ABSTRACT: This study aimed to analyze characteristics and outcomes of gunshot wounds to the lower urinary tract at our Level I trauma center. Our hypothesis is that gunshot wounds to the lower urinary tract have characteristic bullet trajectories, injury patterns, and associated injuries.
Our prospective trauma database was composed of reviewed gunshot wounds to the lower urinary tract including the pelvic ureter, bladder, or urethra from 1989 through 2011.
We identified 50 patients (median age, 25 years; range, 3-53 years) with lower urinary tract injury. There was a mean of 2.3 bullets per patient (range, 1-8), with 26 patients injured from a single bullet. Urologic injury involving only the bladder occurred in 72% (36 of 50) of the patients. Ureteral injury was diagnosed in 20% (10 of 50) of the patients. Bullet trajectory was known in the majority of multiple bullet injuries and all cases involving a single bullet.All patients but one were managed operatively. During exploration, 90% (34 of 38) with transmural bladder injury had recognized bladder entry and exit wounds. Overall, 80% (40 of 50) had concurrent gastrointestinal injury. In patients with a single gunshot wound to the lower urinary tract, 58% (15 of 26) sustained concomitant intestinal injury, and 23% (6 of 26) sustained rectal injury.Of 20 posteroanterior gunshot wounds, 80% had buttock entry. All 10 single-bullet buttock-entry gunshot wounds injured the bladder. Isolated ureteral injury was associated with lower abdominal entry and anteroposterior trajectory. Urethral injury occurred in 4, with 75% upper-thigh entry.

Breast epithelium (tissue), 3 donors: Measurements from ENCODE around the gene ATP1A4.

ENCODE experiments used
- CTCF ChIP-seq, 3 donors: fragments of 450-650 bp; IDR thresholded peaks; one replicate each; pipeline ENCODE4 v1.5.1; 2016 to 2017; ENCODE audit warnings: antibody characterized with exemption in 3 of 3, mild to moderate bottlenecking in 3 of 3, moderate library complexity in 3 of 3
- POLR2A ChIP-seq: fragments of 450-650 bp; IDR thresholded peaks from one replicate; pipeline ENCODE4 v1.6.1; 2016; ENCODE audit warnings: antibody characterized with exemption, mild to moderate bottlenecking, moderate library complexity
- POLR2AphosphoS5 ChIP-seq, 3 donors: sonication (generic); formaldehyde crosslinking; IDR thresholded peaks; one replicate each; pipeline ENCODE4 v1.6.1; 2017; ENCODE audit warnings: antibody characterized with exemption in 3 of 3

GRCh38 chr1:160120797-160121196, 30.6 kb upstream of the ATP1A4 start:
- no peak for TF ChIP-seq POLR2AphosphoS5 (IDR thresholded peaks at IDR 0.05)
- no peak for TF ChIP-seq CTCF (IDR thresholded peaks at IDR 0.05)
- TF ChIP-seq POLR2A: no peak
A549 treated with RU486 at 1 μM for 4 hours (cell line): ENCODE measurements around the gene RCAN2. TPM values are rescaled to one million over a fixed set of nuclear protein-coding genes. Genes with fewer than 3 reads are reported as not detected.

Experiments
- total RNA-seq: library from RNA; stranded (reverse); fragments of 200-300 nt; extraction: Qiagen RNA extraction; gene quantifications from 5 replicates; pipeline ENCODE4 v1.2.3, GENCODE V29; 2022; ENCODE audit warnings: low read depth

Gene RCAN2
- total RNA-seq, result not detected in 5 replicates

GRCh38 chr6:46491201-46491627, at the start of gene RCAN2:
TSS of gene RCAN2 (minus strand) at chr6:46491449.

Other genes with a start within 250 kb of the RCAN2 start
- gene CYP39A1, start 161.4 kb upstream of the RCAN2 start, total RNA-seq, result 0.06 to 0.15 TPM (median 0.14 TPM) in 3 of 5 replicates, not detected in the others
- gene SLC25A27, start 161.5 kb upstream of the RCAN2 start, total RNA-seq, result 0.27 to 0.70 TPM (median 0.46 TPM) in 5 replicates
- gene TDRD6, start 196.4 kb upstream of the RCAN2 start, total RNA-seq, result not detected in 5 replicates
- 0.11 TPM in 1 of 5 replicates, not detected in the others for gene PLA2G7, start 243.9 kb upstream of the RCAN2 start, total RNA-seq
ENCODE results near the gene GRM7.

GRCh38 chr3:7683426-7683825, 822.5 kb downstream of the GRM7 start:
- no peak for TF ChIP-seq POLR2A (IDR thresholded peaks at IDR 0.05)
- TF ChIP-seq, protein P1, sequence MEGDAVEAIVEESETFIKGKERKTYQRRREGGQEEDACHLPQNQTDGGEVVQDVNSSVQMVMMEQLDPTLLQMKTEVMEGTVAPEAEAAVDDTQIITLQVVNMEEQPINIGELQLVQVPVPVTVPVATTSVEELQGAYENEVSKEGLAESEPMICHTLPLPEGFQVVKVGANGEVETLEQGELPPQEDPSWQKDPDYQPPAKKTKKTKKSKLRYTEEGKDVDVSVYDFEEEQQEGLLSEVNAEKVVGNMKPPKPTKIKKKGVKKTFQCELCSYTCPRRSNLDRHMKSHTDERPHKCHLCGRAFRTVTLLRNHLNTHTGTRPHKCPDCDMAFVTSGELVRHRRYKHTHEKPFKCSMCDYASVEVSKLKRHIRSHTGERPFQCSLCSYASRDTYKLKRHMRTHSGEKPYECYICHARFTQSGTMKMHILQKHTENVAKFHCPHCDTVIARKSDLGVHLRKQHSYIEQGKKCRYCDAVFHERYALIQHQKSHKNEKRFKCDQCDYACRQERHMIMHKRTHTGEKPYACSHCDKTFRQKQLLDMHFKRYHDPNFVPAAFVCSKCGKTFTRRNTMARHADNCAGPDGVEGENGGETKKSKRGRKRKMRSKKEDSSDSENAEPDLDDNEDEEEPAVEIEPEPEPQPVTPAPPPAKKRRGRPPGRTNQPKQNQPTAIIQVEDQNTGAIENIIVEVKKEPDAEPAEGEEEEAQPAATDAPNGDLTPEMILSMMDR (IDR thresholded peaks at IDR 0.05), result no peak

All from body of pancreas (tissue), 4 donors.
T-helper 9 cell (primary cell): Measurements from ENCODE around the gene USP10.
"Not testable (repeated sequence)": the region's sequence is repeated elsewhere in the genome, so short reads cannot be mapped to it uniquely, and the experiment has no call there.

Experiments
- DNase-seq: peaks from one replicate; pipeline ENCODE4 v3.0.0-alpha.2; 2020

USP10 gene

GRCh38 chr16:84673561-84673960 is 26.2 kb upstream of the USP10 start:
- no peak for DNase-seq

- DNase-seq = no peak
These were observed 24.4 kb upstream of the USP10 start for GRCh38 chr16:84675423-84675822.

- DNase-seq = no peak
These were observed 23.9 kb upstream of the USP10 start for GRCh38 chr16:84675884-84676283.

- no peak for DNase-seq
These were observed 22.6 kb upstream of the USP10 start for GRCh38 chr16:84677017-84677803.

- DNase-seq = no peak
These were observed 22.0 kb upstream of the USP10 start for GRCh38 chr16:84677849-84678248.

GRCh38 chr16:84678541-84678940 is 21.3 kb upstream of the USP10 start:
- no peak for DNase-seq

Penetrating injuries to the lower urinary tract most commonly involve the bladder. During exploration for gunshot wounds to the bladder, two injury sites should be expected because failure to close may lead to complications. Gunshot wounds to the lower urinary tract often occur with concomitant bowel injury, with buttock entry. A multidisciplinary approach involving general surgery is imperative.
Epidemiologic study, level IV.
The journal of trauma and acute care surgery. 03/2013; 74(3):725-31.